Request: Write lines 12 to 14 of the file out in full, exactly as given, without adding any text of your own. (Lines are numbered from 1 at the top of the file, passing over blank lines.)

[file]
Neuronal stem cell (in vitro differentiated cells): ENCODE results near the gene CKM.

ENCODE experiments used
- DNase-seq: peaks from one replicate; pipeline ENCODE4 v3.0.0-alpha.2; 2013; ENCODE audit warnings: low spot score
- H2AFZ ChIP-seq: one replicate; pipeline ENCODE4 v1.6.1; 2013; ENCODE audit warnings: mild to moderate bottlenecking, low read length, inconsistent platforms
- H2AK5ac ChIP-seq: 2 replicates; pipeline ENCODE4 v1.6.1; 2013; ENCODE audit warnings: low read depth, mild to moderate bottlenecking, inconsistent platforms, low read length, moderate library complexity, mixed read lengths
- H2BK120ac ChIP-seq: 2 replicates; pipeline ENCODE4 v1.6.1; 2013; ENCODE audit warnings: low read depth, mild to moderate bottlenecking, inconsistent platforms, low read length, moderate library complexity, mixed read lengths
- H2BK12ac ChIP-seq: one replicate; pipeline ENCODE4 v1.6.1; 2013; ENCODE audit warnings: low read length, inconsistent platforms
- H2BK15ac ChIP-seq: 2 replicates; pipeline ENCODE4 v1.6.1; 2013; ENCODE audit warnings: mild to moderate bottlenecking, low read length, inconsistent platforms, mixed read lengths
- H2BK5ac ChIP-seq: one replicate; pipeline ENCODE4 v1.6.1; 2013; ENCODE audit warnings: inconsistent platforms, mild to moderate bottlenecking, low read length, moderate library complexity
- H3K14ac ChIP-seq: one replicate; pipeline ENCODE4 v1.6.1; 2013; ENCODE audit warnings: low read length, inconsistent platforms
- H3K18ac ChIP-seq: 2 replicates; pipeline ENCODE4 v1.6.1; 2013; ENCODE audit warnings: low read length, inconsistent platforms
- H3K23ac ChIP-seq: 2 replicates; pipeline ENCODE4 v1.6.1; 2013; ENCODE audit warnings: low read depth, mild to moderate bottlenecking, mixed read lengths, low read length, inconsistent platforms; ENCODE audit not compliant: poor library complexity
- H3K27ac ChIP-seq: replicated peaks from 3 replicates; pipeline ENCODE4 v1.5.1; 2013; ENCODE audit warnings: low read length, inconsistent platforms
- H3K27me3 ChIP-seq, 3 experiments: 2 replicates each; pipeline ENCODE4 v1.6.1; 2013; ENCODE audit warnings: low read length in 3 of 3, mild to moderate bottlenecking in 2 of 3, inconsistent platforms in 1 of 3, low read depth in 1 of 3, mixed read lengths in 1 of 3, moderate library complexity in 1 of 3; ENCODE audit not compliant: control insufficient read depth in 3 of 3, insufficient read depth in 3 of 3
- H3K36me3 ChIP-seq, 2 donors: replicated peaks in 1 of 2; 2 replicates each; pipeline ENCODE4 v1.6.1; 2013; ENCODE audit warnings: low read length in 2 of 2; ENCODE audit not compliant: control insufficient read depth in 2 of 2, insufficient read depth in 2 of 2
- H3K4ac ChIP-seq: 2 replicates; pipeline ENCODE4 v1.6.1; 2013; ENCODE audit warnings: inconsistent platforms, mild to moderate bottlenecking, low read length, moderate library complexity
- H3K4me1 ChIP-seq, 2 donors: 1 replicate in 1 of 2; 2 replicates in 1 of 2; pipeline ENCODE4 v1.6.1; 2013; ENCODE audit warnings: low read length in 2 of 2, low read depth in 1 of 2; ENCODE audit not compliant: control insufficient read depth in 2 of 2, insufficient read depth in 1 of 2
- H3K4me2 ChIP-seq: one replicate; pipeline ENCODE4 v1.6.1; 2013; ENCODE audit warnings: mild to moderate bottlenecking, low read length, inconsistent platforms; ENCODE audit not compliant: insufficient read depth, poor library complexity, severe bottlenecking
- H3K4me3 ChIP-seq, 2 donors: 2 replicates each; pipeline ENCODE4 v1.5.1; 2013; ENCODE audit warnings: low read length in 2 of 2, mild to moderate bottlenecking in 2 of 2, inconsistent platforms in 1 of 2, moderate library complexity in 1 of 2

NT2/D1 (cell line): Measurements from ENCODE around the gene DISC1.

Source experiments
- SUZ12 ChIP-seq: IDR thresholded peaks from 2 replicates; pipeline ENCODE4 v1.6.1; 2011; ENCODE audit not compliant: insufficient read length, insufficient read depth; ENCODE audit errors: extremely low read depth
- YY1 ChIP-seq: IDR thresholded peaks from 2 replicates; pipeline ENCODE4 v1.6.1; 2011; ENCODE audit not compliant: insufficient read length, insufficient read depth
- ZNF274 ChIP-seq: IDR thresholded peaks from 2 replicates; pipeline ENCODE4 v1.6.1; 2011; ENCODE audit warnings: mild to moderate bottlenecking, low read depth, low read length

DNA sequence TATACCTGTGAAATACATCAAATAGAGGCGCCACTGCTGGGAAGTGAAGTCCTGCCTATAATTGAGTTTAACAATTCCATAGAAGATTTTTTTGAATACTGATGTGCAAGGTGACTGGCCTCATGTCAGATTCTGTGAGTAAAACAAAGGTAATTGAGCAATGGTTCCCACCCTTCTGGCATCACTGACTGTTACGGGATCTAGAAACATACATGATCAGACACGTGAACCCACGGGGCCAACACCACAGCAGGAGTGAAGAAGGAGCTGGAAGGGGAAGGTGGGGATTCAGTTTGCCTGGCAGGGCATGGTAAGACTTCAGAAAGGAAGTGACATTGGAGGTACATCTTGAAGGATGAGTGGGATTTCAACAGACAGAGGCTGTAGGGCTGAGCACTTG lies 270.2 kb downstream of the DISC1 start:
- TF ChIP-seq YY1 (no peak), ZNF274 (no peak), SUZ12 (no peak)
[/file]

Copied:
- H3K23ac ChIP-seq: 2 replicates; pipeline ENCODE4 v1.6.1; 2013; ENCODE audit warnings: low read depth, mild to moderate bottlenecking, mixed read lengths, low read length, inconsistent platforms; ENCODE audit not compliant: poor library complexity
- H3K27ac ChIP-seq: replicated peaks from 3 replicates; pipeline ENCODE4 v1.5.1; 2013; ENCODE audit warnings: low read length, inconsistent platforms
- H3K27me3 ChIP-seq, 3 experiments: 2 replicates each; pipeline ENCODE4 v1.6.1; 2013; ENCODE audit warnings: low read length in 3 of 3, mild to moderate bottlenecking in 2 of 3, inconsistent platforms in 1 of 3, low read depth in 1 of 3, mixed read lengths in 1 of 3, moderate library complexity in 1 of 3; ENCODE audit not compliant: control insufficient read depth in 3 of 3, insufficient read depth in 3 of 3